For human rights advocates in Europe, there's been much to lament in the continent's handling of migrants.
In Italy, Interior Minister Matteo Salvini has repeatedly blocked rescue ships filled with migrants pulled from the Mediterranean from docking at Italian ports. In Hungary, populist Prime Minister Viktor Orban is building walls that keep out not just economic migrants but refugees fleeing war and oppression. Even mainstream parties in countries like France and Germany have become more hostile to asylum-seekers.
As the director of Amnesty International's Europe and Central Asia program from 2012 to 2017, John Dalhuisen was deeply involved in advocating for the rights of those landing on Europe's shores. But Dalhuisen, now 42, grew disillusioned with the approach of Amnesty and other human rights groups. Not only were they losing badly in the court of public opinion, he felt, they were also failing to advance realistic solutions to the complex problem of mass migration.
So after ten years at Amnesty he left to join the European Stability Initiative, a think tank that played a leading role in the EU's 2016 agreement with Turkey that has significantly reduced migrant flows in the Aegean. The deal his new employer helped create was one that Dalhuisen and Amnesty once denounced in strong terms.
Dalhuisen spoke with Global Journalist's Shirley Tay about his change in perspective. Below, an edited version of their conversation:
Dalhuisen: All the way until 2015, I was the director and I was leading that work. If you were looking for the most visible, ideologically, uncompromising spokespeople at the time, I was certainly one of them. I described the EU-Turkey deal as "morally bankrupt."
I'm not talking about someone else – I'm talking about my own excesses of idealism and political naiveté.
I still thought at the time that this is a transitory phenomenon, everyone just needs to keep their cool, the system was fine as it was and we need to just keep on receiving people.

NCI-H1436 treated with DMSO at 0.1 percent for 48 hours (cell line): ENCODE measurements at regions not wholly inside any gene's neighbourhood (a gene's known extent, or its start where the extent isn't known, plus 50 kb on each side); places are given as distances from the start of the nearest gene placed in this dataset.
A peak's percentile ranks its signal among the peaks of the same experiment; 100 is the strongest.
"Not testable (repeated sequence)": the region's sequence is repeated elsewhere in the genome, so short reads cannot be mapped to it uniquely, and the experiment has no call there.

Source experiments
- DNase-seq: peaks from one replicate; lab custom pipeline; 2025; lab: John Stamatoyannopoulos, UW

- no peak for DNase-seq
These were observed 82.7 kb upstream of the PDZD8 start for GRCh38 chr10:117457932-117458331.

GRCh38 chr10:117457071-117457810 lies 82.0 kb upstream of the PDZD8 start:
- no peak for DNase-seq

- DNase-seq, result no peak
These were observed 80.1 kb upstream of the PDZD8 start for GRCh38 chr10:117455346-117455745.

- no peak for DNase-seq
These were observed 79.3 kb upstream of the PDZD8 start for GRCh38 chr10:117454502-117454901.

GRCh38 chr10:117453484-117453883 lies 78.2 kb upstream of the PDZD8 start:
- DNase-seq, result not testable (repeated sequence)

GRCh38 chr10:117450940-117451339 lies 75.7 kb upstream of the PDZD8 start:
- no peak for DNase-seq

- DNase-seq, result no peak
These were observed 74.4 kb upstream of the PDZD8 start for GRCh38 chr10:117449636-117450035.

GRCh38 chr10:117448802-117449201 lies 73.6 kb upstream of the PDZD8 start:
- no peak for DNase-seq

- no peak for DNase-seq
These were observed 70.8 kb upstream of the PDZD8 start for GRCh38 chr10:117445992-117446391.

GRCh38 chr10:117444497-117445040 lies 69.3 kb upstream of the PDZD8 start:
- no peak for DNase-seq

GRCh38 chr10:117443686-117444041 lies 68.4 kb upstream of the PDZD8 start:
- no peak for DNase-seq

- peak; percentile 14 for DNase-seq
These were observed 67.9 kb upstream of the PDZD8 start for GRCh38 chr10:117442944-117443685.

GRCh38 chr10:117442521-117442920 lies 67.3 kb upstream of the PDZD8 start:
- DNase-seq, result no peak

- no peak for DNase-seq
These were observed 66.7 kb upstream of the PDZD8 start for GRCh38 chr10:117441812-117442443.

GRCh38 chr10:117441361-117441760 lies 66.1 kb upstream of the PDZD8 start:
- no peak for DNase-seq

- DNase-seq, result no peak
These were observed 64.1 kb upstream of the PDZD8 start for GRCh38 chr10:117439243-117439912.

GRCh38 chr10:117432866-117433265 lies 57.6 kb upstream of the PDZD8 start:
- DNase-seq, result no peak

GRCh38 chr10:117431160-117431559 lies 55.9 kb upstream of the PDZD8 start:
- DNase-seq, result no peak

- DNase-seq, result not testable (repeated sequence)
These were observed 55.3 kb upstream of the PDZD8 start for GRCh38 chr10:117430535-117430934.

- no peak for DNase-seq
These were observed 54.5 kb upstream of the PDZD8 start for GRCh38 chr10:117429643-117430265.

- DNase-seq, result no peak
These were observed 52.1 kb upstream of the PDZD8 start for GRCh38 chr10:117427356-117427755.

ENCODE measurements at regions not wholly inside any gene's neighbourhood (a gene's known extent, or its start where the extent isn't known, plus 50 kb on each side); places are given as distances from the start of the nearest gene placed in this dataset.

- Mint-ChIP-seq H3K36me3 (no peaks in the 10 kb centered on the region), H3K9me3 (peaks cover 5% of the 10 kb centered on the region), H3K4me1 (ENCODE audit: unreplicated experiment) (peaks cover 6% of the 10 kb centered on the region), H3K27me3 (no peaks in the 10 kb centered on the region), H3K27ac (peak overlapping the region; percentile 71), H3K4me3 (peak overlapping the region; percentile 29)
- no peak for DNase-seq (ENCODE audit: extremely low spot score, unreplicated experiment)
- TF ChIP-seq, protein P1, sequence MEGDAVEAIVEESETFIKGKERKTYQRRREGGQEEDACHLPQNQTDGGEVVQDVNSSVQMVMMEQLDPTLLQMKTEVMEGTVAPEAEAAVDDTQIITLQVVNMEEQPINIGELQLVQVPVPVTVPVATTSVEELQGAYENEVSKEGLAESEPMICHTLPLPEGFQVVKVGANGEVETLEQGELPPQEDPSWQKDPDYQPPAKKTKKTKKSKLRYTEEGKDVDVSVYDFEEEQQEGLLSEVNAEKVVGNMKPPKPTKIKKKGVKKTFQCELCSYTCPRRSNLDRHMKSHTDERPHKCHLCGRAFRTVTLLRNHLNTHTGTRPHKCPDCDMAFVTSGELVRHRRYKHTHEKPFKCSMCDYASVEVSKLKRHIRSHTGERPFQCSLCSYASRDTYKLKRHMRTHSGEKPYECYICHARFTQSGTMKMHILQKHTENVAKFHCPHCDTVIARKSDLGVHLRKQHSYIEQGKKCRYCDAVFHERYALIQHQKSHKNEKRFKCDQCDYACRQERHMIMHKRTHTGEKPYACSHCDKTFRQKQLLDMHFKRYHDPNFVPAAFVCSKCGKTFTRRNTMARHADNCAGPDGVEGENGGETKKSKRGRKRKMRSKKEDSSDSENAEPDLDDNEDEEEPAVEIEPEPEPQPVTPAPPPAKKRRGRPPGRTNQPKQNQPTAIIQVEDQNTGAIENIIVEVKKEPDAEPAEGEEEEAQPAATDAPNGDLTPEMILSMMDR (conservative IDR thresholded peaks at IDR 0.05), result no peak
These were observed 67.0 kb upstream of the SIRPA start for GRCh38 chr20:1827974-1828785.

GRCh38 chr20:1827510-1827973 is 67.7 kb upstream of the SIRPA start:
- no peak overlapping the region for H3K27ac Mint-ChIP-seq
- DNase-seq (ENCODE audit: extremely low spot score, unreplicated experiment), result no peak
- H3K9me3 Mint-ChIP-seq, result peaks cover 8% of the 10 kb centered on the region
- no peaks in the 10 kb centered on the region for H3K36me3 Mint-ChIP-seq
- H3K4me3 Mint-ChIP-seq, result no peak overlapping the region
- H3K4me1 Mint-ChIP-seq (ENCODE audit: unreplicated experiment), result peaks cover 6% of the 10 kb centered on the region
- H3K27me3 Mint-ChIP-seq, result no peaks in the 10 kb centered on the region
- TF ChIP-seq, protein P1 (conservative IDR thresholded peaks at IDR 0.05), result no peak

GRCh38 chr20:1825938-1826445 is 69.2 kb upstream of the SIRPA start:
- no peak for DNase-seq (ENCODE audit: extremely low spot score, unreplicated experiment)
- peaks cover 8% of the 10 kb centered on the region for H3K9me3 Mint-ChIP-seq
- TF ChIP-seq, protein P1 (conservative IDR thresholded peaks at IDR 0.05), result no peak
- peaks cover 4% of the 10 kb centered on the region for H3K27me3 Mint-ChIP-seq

Dalhuisen: Only as 2015 dripped into 2016 and we saw the degradation of the debate in Italy, the rise to power of Salvini, Orban's [anti-immigrant] narrative being very successful not only in Hungary but translating to other political spaces. Then I began to question whether the way I was speaking, the kinds of things I was saying, were influencing society at all – which they weren't, really. More significantly, were they influencing any policy maker? They emphatically weren't – even within the mainstream political universe.
That was a big strategic mistake. It was to lose the mainstream, it was to lose the middle ground. When you've lost influence over the remaining liberal forces in Europe– [Germany's] Merkel, [France's] Macron, Sanchez in Spain–if you can't influence the bulwark against populism, then you're really lost.
Because the bulwark against the rise of populism is not in Europe at least the liberal left. They agree with Amnesty International, but they have been decimated. They have disappeared from the political landscape. So having them on board is totally irrelevant. The people that rights advocates need to be convincing are those who can still hope to win an election.
Dalhuisen: I left at the very end of 2017. The essential reason for it was this anxiety that, not just Amnesty International, but the broader human rights community, wasn't adapting to the new strategic challenge well. The rights universe is not intellectually sensitive to public opinion.
Even though numbers [of migrants] are significantly down, the politics surrounding the issue of migration has shifted. Populist forces have been able to mine the growing anxiety about borders to achieve electoral success. In the face of what I saw as a rising populist threat, I began to worry that we are just preaching to ourselves.